Dozens of top Republicans have distanced themselves from Donald Trump after Friday's release of a decade-old tape containing audio of Trump making vulgar comments about women. House Speaker Paul Ryan (R-Wis.) has reportedly been considering withdrawing his support of Trump, but after a Monday morning conference call with House Republicans, stopped short of fully denouncing him.
Still, Ryan — who is expressly concerned with salvaging Republicans' chances in down-ballot races — reportedly said he would no longer defend or campaign with the Republican nominee. Instead, he plans to spend the next month putting his energy into keeping the House majority.
WASHINGTON (AP) -- House Speaker Paul Ryan is all but conceding Hillary Clinton will be the next president.
President-elect Joe Biden has reportedly tapped Dr. David Kessler, former commissioner of the Food and Drug Administration, to lead the U.S. government's COVID-19 vaccine efforts.
Biden selected Kessler to help lead Operation Warp Speed, replacing Dr. Moncef Slaoui, The New York Timesand CNN reported on Friday. Kessler previously served as commissioner of the FDA from 1990 through 1997, having originally been appointed by former President George H.W. Bush. He also serves as the co-chair of the Biden transition's COVID-19 task force.
"Dr. Kessler became a trusted adviser to the Biden campaign and to President-elect Biden at the beginning of the pandemic, and has probably briefed Biden 50 or 60 times since March," Anita Dunn, co-chair of Biden's transition team, told The New York Times. "When staff gets asked, 'What do the doctors say?,' we know that David Kessler is one of the doctors that President-elect Biden expects us to have consulted."
Kessler will be taking over as lead of Operation Warp Speed as the federal government seeks to speed up distribution of COVID-19 vaccines in the United States after the Trump administration failed to meet its goal of vaccinating 20 million Americans by the end of 2020. According to the Times, Kessler "warned Mr. Biden that Operation Warp Speed was not prepared for getting the shots into people's arms" in the fall. Slaoui will reportedly become a consultant to Operation Warp Speed after previously serving as chief adviser. Brendan Morrow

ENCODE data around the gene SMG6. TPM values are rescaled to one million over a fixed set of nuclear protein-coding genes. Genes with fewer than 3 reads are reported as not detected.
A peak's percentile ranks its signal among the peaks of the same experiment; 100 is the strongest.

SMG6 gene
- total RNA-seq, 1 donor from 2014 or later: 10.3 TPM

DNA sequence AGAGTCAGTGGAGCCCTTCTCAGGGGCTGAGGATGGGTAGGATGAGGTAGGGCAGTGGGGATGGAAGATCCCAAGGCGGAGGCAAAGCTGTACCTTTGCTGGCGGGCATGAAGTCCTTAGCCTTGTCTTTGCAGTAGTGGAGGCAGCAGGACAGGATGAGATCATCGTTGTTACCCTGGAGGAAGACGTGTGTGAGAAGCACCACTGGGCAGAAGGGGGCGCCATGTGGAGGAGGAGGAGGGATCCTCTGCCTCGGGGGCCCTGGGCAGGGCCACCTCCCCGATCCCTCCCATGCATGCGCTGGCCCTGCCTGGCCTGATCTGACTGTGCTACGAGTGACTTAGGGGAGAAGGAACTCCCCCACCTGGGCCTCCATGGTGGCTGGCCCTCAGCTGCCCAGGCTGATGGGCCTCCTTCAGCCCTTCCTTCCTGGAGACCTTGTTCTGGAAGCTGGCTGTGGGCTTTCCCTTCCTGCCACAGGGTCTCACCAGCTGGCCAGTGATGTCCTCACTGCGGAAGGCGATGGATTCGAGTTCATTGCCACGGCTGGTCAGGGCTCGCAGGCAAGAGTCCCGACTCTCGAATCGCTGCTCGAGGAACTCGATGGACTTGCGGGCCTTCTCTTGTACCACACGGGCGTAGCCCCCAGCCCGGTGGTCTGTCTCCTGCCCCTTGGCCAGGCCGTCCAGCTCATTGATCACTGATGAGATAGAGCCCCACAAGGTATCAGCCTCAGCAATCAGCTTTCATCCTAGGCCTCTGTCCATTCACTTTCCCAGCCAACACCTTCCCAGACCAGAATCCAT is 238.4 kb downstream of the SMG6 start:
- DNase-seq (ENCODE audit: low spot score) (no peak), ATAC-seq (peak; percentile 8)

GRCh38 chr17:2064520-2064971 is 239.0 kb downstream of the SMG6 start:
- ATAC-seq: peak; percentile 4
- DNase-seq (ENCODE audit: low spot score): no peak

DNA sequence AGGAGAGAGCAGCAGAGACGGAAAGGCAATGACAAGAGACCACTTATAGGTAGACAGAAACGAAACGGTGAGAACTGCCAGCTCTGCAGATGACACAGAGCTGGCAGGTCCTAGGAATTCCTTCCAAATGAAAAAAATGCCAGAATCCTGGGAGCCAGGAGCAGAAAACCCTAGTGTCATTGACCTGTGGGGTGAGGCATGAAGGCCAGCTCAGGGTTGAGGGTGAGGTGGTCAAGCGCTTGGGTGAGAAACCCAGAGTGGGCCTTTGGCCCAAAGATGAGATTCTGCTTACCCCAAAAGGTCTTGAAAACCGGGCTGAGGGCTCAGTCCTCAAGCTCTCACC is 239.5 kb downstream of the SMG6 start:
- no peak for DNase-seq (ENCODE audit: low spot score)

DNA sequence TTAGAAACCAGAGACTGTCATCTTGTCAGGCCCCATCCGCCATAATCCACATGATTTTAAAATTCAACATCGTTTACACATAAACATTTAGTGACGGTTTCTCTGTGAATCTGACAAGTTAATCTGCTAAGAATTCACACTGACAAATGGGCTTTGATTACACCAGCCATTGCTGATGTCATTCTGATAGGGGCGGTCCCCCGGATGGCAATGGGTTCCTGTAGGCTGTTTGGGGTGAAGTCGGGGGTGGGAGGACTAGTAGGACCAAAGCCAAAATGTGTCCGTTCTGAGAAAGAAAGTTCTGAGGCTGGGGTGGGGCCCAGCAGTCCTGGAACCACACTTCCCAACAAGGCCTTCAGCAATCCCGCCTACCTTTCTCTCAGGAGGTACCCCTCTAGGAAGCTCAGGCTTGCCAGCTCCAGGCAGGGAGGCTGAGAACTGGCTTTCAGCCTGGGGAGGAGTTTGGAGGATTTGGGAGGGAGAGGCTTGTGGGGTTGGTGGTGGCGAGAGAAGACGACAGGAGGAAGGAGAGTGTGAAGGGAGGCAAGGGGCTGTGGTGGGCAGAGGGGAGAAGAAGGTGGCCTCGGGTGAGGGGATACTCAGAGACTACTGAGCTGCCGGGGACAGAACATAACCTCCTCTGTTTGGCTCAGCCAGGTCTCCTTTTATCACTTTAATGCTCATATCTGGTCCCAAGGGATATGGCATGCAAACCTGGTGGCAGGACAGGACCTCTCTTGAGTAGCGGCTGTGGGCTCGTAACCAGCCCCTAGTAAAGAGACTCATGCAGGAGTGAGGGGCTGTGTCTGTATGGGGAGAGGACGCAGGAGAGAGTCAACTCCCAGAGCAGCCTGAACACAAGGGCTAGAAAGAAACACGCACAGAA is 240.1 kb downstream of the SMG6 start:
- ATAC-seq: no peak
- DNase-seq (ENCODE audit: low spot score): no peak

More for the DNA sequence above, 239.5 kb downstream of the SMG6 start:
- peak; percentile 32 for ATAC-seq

FBI Director Christopher Wray, in his first public comments since the Jan. 6 violent siege of the U.S. Capitol by supporters of President Trump, said Thursday that law enforcement has arrested more than 100 people in connection with the assault and is aware of "an extensive amount of concerning online chatter" ahead of President-elect Joe Biden's Jan. 20 inauguration.
Most of those arrested so far have been far-right militants, off-duty police, retired military personnel, GOP officials, QAnon adherents, and white supremacists. For example, the man photographed carrying a Confederate battle flag through the Capitol, Kevin Seefried, and his son, Hunter Seefried, surrendered to the FBI in Delaware on Thursday, the Justice Department said.
Authorities also arrested "liberal activist" John Sullivan on Thursday, making him, Politico says, "the first person to be charged who appears to have been active in liberal causes." Sullivan, who filmed the siege, claims he was just following the rioters as a "journalist," but the FBI said his own video showed him to be a booster of the lawlessness and even an active participant.
"Sullivan's presence in the Capitol, and his previous record of anti-Trump activism, has been the focus of frenzied attention in the right-wing media," Robert Mackey reports at The Intercept, while "left-wing organizers have been keen to stress that they ejected Sullivan from their ranks months ago." Since adopting the nom de guerre "Activist John" last summer, Mackey notes, Johnson has been blacklisted by "left-wing organizers associated with Black Lives Matter and antifascism in Utah, California, and the Pacific Northwest" who say he's "either a right-wing infiltrator or a dangerously naive amateur." Peter Weber
Federal prosecutors in a new court filing reportedly point to "strong evidence" that rioters who stormed the Capitol building last week aimed to "capture and assassinate elected officials."
The prosecutors included this assessment while asking a judge to detain Jacob Chansley, one of the men who was arrested and charged following the deadly Capitol riot, Reuters reports.